Python Basics

5.   Presentation Skills

5 Things Every Presenter Needs To Know About People from Weinschenk on Vimeo.

The more in-depth your report is, the more concisely it should be presented. As a data analyst, you need to be able to explain the most important elements of your analysis to a variety of audiences, including team leaders and board members.

If no one understands your report and the insights that flow from it, no one makes meaningful strategic decisions based on it. That means your work was, well, for nothing.

If you analyze data, you must be able to story-tell about it and show the conclusions of your analysis to the management.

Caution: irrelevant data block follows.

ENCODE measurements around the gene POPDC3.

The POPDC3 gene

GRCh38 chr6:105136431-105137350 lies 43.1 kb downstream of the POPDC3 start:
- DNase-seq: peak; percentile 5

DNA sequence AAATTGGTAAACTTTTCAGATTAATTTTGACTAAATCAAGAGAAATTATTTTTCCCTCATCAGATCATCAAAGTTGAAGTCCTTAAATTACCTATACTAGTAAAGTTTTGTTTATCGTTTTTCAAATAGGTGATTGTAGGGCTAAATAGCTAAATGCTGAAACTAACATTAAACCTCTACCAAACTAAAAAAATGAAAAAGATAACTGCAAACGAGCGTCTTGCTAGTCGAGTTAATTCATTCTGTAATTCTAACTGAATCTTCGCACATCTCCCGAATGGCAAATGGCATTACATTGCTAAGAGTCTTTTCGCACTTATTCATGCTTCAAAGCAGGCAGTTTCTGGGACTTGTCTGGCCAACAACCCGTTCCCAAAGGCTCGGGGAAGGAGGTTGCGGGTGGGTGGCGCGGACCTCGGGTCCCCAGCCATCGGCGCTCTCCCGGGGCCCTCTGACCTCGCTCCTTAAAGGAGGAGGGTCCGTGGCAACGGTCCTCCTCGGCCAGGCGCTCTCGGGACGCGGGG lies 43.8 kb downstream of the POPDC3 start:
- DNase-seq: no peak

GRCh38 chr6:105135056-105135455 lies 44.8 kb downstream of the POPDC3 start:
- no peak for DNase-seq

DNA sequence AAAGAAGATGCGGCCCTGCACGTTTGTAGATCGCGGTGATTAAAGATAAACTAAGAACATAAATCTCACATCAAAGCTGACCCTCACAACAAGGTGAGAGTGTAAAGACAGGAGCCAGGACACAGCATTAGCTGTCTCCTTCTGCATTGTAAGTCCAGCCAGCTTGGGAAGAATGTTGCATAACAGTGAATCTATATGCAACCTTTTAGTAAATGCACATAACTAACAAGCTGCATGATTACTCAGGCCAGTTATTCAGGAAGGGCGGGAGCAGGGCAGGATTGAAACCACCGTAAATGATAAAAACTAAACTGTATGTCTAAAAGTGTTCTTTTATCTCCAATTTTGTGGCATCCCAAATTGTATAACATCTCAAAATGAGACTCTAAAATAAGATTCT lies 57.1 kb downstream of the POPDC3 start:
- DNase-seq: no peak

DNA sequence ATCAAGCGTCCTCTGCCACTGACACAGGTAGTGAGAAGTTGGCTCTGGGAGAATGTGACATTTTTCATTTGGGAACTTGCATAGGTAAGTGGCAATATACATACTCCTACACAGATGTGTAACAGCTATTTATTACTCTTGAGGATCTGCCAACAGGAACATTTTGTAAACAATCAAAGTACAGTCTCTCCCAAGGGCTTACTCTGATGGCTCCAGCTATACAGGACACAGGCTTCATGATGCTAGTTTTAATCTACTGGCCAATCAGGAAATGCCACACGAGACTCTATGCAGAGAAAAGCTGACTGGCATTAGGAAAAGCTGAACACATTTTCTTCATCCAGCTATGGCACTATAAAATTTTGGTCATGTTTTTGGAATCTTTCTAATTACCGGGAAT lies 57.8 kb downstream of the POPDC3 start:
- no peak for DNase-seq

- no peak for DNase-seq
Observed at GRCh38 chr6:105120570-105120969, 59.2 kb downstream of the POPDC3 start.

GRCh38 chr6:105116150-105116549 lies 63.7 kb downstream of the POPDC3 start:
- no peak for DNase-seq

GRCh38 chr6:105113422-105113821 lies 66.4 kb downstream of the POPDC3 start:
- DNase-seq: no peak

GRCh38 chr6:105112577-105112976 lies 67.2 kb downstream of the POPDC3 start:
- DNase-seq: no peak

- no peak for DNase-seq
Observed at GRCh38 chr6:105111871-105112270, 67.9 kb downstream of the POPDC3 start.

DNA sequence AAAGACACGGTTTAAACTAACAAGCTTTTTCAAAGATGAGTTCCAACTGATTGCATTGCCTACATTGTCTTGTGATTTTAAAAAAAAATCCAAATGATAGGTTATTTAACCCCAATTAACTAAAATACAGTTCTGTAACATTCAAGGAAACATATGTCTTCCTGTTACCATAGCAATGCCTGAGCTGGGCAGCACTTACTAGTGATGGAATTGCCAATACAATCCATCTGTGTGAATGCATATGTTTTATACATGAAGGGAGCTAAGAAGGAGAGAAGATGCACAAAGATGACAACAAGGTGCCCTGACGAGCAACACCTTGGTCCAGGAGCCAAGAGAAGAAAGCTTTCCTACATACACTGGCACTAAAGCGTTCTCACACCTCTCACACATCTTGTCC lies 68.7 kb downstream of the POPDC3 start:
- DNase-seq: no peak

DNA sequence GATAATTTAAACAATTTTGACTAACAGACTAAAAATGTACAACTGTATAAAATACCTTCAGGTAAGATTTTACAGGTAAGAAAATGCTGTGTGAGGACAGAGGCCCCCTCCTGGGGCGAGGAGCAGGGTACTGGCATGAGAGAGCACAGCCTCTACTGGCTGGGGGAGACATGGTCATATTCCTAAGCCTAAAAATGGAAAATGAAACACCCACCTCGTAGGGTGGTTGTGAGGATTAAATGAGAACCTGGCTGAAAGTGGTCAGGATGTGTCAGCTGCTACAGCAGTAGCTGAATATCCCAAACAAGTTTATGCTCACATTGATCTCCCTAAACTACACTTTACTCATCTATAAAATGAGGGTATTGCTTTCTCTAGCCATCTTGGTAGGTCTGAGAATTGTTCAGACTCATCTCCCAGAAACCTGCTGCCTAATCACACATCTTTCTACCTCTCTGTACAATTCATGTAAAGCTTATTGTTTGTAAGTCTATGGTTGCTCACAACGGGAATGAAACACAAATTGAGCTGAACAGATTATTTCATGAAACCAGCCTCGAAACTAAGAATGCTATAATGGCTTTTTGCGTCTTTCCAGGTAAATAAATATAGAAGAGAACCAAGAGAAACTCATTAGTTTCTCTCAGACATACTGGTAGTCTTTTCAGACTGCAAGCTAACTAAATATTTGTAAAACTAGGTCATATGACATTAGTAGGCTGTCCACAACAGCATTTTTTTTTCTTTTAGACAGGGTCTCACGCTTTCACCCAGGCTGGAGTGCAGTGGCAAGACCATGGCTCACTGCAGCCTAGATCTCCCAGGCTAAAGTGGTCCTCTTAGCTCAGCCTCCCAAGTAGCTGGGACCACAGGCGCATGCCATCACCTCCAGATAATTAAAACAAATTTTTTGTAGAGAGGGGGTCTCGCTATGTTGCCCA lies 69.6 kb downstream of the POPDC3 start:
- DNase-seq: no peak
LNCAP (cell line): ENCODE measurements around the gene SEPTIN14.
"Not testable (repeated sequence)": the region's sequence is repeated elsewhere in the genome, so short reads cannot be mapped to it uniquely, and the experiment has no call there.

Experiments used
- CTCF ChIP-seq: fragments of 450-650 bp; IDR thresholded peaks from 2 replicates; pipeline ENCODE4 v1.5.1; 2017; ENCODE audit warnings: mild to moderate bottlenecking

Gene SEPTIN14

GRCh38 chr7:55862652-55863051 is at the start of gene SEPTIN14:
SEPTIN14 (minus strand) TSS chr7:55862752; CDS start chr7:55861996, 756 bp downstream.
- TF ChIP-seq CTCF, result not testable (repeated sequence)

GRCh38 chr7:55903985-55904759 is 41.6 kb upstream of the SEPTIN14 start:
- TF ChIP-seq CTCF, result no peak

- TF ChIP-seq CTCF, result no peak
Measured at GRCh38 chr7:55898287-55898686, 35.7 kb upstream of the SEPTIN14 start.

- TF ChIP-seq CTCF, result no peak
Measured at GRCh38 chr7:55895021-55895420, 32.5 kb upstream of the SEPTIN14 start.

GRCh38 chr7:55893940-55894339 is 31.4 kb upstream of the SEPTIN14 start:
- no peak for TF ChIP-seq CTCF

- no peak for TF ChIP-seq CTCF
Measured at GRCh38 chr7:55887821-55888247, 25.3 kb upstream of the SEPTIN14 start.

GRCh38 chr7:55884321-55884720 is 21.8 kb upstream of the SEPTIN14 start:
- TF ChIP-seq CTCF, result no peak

You should sound like an expert when speaking about your impact. For more information on how to improve your presentation skills, read this Zippia’s article.

Get the Skills Required for Data Analysts!

If you are serious about stepping into a data analyst career, there are many ways you can develop the skills I described in this article. I recommended some on the go, but how quickly you can develop them depends solely on where you are right now – what your background is and how much time you want to commit.

To work as a data analyst, you’ll need to think like a data analyst, work with SQL on a regular basis, and go beyond SQL by learning R, Python, or some other analytics tools like Tableau and Power BI.

Remember, learning is an investment that always pays off. Each skill you acquire now will bring you fruits in the future. Those fruits can include a lucrative data analyst position!